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Crested Eagle shipwreck

Thames paddle steamer which took part in 'Miracle of Dunkirk'

Location and info

Zuydcoote Plage, Dunkirk

Located on the beach at Zuydcoote to the east of Dunkirk. Only visible at low tides.

This rusted shipwreck on the beach near Zuydcoote is one of the most famous of the ‘little ships’ used to evacuate Allied troops from the beaches of Dunkirk in May/June 1940.
HMS Crested Eagle started life in June 1925 and was the first River Thames paddle steamer built with oil-fired boilers and from its berth at the Old Swan Pier would transport passengers from London to Ramsgate.
At 300ft long and 34ft wide she was capable of carrying hundreds of passengers, and operated along the route until the outbreak of war where she was used to evacuate children out of London.
On May 29, 1940, she sailed from Sheerness in Kent across the channel to Dunkirk’s east Mole as part of Operation Dynamo – the evacuation of British Expeditionary Force and French troops from Dunkirk – arriving at 2:30pm.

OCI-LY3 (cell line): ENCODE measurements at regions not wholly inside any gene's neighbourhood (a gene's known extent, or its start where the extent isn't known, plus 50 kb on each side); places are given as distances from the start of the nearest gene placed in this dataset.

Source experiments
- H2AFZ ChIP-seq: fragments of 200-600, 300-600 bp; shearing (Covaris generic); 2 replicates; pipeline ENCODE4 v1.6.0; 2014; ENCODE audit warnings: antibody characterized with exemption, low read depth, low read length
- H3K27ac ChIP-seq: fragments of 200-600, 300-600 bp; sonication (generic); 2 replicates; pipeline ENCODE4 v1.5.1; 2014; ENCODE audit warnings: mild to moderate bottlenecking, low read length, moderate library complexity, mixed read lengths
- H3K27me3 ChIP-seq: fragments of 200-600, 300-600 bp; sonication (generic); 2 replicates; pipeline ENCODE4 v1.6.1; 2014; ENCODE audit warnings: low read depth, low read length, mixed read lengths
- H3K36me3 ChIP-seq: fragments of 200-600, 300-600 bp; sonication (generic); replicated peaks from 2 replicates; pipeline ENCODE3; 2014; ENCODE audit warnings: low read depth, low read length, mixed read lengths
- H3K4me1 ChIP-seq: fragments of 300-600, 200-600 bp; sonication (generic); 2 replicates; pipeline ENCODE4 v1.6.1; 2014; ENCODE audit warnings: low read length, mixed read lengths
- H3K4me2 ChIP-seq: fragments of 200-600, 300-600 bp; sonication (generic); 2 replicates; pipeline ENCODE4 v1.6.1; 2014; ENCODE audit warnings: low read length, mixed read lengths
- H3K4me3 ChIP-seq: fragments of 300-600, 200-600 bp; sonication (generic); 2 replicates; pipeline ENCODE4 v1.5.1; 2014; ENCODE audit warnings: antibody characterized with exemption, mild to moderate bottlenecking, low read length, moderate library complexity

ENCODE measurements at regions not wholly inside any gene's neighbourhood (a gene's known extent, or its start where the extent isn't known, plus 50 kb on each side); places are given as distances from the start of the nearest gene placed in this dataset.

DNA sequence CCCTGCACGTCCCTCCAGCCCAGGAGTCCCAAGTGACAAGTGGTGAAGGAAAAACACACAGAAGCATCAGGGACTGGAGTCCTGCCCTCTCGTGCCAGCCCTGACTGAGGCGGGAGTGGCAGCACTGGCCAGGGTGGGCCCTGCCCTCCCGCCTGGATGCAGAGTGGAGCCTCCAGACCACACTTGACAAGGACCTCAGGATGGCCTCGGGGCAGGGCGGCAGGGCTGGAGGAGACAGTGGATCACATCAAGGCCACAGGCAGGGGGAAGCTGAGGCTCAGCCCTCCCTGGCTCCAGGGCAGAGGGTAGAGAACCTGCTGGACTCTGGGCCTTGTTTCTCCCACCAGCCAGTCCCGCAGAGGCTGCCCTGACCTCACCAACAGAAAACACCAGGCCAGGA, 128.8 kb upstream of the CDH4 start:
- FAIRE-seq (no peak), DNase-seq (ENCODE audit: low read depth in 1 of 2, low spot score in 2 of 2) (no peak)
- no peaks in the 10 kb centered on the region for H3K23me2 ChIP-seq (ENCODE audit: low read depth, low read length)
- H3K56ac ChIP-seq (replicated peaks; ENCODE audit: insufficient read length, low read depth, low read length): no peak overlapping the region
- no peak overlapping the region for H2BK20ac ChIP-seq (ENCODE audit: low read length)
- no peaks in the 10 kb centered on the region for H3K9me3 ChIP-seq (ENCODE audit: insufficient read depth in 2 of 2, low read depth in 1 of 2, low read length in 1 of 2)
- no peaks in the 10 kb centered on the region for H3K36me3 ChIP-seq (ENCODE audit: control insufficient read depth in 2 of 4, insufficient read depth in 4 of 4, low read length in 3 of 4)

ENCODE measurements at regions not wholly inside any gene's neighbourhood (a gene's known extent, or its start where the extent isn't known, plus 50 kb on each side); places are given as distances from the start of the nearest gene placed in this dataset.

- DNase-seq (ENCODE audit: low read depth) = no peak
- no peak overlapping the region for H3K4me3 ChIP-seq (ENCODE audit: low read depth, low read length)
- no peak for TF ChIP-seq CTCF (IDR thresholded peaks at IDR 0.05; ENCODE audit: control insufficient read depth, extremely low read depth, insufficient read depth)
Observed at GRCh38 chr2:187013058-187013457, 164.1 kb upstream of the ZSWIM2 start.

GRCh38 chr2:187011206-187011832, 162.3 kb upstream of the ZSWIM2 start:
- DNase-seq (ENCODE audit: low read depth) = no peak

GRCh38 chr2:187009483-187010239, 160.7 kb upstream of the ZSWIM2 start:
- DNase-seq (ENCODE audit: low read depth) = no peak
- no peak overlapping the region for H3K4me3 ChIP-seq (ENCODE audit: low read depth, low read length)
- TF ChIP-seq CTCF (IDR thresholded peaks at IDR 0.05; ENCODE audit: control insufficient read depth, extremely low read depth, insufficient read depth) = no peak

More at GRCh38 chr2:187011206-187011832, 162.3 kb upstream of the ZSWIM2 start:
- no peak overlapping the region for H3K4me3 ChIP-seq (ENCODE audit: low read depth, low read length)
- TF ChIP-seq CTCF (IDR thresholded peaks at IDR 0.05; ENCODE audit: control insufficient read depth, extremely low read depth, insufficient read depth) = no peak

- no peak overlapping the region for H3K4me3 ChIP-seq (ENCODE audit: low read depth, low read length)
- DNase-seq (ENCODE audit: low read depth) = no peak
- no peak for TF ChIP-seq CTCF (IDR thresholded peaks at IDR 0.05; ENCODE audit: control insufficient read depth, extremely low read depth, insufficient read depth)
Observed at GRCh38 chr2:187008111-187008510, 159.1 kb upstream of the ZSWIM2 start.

She set sail on her return journey at 6pm with around 600 soldiers aboard (after collecting survivors from two other bombed ships) but less than a mile from shore, near Malo-les-Bains, she was attacked by German Stuka dive bombers who scored direct hits on the aft of the ship.
With the ship deemed to be in a critical state, its captain Lt Commander Bernard Booth decided to beach the ship at Zuydcoote. Around 300 soldiers were lost to the bombing and subsequent fire on board the ship.
She was later stripped of its valuable metal resources by the occupying Germans.
Today, at low tides, you can see the remains of the Crested Eagle and she is a lasting reminder of the courage, bravery, and sacrifice of the Allied forces, Royal Navy, and the civilian sailors who were part of the ‘Miracle of Dunkirk’.


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